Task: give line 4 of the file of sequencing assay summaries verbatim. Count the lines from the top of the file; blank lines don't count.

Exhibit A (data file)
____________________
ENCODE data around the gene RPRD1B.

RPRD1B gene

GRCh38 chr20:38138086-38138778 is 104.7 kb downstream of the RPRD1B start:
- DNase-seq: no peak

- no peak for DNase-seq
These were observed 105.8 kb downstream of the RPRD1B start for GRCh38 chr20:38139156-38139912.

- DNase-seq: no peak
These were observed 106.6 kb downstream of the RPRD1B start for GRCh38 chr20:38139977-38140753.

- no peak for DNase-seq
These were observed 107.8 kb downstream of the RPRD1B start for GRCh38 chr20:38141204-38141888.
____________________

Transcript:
- DNase-seq: no peak